Responsible party, not taxpayers, would cover costs of oil-spill cleanup under House-passed legislation


Legislation OK’d in the state Friday aims to avoid dipping into the state treasury if a catastrophic oil spill happens in Washington waters.

The cost of cleaning up a major oil spill can run into the many millions of dollars, and in a state like Washington, the risk is there every day. The state House in Olympia on Friday approved a bill guaranteeing that ship owners and their insurers will be in a position to pick up the tab if the worst comes to pass. Representative Mia Gregerson’s HB 1691 requires owners and operators of boats transporting petroleum products to have a certificate of financial responsibility, similar to a bond, attesting to their ability and responsibility to cover cleanup costs when and if their vessel spills oil.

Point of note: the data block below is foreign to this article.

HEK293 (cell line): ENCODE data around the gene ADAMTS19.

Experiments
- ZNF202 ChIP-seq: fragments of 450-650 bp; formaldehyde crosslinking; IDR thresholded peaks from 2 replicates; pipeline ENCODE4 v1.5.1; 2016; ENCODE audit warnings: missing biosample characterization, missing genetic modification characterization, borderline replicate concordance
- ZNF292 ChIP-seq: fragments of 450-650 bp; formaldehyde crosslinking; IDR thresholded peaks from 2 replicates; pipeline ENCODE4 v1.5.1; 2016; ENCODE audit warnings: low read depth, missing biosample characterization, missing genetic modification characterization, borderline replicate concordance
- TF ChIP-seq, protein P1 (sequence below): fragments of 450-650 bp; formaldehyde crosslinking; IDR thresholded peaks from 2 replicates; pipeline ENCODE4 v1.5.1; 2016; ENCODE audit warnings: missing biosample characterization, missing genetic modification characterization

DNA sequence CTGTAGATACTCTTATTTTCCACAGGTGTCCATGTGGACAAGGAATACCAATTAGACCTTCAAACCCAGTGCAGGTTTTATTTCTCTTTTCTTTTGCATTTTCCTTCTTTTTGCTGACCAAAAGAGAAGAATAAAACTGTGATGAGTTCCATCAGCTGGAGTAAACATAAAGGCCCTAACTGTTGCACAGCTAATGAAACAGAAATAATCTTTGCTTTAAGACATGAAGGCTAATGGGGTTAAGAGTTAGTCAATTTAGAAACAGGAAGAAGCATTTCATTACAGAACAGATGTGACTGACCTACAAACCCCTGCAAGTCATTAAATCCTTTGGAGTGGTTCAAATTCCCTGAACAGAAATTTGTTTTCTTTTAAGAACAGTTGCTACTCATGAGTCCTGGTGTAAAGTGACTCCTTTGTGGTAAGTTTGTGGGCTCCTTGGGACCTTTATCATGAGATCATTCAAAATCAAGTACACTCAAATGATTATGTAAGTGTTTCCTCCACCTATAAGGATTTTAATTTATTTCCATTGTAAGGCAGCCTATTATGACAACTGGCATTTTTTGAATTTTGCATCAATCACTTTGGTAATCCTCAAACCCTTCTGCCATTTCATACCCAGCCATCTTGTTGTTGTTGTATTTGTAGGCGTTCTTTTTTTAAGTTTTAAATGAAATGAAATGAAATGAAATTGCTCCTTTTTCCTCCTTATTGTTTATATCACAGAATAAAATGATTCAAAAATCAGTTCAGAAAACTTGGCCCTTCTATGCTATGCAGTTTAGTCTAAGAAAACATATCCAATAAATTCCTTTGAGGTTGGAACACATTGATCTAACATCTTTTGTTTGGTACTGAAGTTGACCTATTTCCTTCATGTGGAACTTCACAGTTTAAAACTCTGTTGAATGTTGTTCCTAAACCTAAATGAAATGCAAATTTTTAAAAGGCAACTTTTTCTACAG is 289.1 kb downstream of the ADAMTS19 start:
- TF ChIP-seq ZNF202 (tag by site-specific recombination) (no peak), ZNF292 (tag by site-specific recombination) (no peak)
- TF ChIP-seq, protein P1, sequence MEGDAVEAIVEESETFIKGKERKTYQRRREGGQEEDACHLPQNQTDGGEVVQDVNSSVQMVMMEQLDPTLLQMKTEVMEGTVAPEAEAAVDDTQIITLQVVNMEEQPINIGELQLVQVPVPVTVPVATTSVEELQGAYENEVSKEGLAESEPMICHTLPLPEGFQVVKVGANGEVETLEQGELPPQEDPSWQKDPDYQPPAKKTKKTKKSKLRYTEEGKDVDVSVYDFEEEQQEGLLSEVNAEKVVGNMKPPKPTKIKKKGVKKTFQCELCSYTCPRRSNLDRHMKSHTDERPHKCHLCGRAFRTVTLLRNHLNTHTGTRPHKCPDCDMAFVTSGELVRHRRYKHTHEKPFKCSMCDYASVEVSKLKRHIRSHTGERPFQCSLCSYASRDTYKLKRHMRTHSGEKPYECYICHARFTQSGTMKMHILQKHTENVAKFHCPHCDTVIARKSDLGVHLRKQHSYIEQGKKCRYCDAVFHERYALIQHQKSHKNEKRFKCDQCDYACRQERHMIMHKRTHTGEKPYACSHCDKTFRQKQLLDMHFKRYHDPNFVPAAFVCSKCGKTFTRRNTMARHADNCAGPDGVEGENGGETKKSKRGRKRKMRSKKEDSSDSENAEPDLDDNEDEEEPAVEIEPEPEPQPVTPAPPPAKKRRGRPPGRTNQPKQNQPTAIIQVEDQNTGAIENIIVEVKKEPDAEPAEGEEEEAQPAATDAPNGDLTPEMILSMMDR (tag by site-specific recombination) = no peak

GREGERSON: “The goal is to minimize the permanent, long-standing damage that can happen when a catastrophic spill happens. We want to make sure as they’re transporting the product through our community that they have the ability to protect us if there was a spill. By law we’re required to have car insurance if we choose to drive on our roads and streets. So we want the same in this case.”

Gregerson, a Democrat from SeaTac in south King County, represents Washington’s 33rd district. Her oil-spill bill passed the House 83-to-15 and will now be taken up by the state Senate.